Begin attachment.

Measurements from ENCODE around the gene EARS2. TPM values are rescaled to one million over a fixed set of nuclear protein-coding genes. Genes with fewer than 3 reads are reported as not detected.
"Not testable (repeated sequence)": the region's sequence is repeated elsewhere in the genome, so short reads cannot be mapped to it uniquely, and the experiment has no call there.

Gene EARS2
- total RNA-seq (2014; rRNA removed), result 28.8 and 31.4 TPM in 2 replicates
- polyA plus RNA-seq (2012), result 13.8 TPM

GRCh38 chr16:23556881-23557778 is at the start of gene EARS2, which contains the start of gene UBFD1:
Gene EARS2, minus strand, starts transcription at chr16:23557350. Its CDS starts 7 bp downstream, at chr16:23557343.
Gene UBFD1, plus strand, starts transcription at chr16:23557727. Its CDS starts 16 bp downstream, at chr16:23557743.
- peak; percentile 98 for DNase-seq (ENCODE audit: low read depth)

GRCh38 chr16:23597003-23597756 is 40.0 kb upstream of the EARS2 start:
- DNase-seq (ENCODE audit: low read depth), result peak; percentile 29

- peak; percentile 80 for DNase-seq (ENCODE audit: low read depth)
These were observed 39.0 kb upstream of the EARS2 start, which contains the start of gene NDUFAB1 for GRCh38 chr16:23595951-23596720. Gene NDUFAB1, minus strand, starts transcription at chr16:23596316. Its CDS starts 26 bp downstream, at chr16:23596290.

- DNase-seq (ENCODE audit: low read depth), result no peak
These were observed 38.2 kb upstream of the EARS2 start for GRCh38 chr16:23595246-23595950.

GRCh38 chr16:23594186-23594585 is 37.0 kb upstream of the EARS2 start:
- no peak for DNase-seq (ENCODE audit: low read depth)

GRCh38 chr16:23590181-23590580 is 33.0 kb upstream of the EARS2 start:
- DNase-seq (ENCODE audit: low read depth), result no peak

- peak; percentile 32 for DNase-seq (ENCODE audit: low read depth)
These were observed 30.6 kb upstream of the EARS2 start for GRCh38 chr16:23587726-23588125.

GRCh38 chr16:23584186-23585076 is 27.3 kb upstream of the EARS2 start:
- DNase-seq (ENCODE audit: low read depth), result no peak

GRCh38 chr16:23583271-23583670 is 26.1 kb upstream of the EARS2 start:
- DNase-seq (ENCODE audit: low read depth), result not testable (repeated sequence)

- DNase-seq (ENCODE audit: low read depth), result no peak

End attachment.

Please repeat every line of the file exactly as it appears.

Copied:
Measurements from ENCODE around the gene EARS2. TPM values are rescaled to one million over a fixed set of nuclear protein-coding genes. Genes with fewer than 3 reads are reported as not detected.
"Not testable (repeated sequence)": the region's sequence is repeated elsewhere in the genome, so short reads cannot be mapped to it uniquely, and the experiment has no call there.

Gene EARS2
- total RNA-seq (2014; rRNA removed), result 28.8 and 31.4 TPM in 2 replicates
- polyA plus RNA-seq (2012), result 13.8 TPM

GRCh38 chr16:23556881-23557778 is at the start of gene EARS2, which contains the start of gene UBFD1:
Gene EARS2, minus strand, starts transcription at chr16:23557350. Its CDS starts 7 bp downstream, at chr16:23557343.
Gene UBFD1, plus strand, starts transcription at chr16:23557727. Its CDS starts 16 bp downstream, at chr16:23557743.
- peak; percentile 98 for DNase-seq (ENCODE audit: low read depth)

GRCh38 chr16:23597003-23597756 is 40.0 kb upstream of the EARS2 start:
- DNase-seq (ENCODE audit: low read depth), result peak; percentile 29

- peak; percentile 80 for DNase-seq (ENCODE audit: low read depth)
These were observed 39.0 kb upstream of the EARS2 start, which contains the start of gene NDUFAB1 for GRCh38 chr16:23595951-23596720. Gene NDUFAB1, minus strand, starts transcription at chr16:23596316. Its CDS starts 26 bp downstream, at chr16:23596290.

- DNase-seq (ENCODE audit: low read depth), result no peak
These were observed 38.2 kb upstream of the EARS2 start for GRCh38 chr16:23595246-23595950.

GRCh38 chr16:23594186-23594585 is 37.0 kb upstream of the EARS2 start:
- no peak for DNase-seq (ENCODE audit: low read depth)

GRCh38 chr16:23590181-23590580 is 33.0 kb upstream of the EARS2 start:
- DNase-seq (ENCODE audit: low read depth), result no peak

- peak; percentile 32 for DNase-seq (ENCODE audit: low read depth)
These were observed 30.6 kb upstream of the EARS2 start for GRCh38 chr16:23587726-23588125.

GRCh38 chr16:23584186-23585076 is 27.3 kb upstream of the EARS2 start:
- DNase-seq (ENCODE audit: low read depth), result no peak

GRCh38 chr16:23583271-23583670 is 26.1 kb upstream of the EARS2 start:
- DNase-seq (ENCODE audit: low read depth), result not testable (repeated sequence)

- DNase-seq (ENCODE audit: low read depth), result no peak